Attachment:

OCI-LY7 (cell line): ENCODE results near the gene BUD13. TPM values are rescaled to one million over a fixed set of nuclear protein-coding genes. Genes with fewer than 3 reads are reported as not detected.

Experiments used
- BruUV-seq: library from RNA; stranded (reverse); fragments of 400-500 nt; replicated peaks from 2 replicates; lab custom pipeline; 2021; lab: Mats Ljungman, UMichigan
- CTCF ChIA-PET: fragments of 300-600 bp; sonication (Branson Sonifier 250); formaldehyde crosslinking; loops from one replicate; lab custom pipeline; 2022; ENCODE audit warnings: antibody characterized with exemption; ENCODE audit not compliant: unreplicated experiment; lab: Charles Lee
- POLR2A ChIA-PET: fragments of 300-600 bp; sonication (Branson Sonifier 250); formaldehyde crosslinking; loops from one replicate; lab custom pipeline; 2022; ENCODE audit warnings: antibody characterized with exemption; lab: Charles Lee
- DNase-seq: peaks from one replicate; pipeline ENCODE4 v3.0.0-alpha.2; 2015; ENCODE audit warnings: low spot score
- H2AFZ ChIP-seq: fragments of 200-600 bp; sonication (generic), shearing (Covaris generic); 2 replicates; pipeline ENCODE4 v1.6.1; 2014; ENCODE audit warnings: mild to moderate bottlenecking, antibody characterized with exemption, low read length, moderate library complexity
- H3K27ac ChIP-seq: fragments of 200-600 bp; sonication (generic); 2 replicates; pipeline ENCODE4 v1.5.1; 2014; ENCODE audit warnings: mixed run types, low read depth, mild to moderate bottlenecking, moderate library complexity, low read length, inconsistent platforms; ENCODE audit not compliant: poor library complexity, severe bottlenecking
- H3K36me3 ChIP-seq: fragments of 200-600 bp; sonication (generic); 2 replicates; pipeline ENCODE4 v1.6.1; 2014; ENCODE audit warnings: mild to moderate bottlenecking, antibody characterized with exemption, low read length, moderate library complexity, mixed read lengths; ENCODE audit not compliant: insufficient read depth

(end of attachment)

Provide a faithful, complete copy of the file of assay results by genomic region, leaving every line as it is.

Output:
OCI-LY7 (cell line): ENCODE results near the gene BUD13. TPM values are rescaled to one million over a fixed set of nuclear protein-coding genes. Genes with fewer than 3 reads are reported as not detected.

Experiments used
- BruUV-seq: library from RNA; stranded (reverse); fragments of 400-500 nt; replicated peaks from 2 replicates; lab custom pipeline; 2021; lab: Mats Ljungman, UMichigan
- CTCF ChIA-PET: fragments of 300-600 bp; sonication (Branson Sonifier 250); formaldehyde crosslinking; loops from one replicate; lab custom pipeline; 2022; ENCODE audit warnings: antibody characterized with exemption; ENCODE audit not compliant: unreplicated experiment; lab: Charles Lee
- POLR2A ChIA-PET: fragments of 300-600 bp; sonication (Branson Sonifier 250); formaldehyde crosslinking; loops from one replicate; lab custom pipeline; 2022; ENCODE audit warnings: antibody characterized with exemption; lab: Charles Lee
- DNase-seq: peaks from one replicate; pipeline ENCODE4 v3.0.0-alpha.2; 2015; ENCODE audit warnings: low spot score
- H2AFZ ChIP-seq: fragments of 200-600 bp; sonication (generic), shearing (Covaris generic); 2 replicates; pipeline ENCODE4 v1.6.1; 2014; ENCODE audit warnings: mild to moderate bottlenecking, antibody characterized with exemption, low read length, moderate library complexity
- H3K27ac ChIP-seq: fragments of 200-600 bp; sonication (generic); 2 replicates; pipeline ENCODE4 v1.5.1; 2014; ENCODE audit warnings: mixed run types, low read depth, mild to moderate bottlenecking, moderate library complexity, low read length, inconsistent platforms; ENCODE audit not compliant: poor library complexity, severe bottlenecking
- H3K36me3 ChIP-seq: fragments of 200-600 bp; sonication (generic); 2 replicates; pipeline ENCODE4 v1.6.1; 2014; ENCODE audit warnings: mild to moderate bottlenecking, antibody characterized with exemption, low read length, moderate library complexity, mixed read lengths; ENCODE audit not compliant: insufficient read depth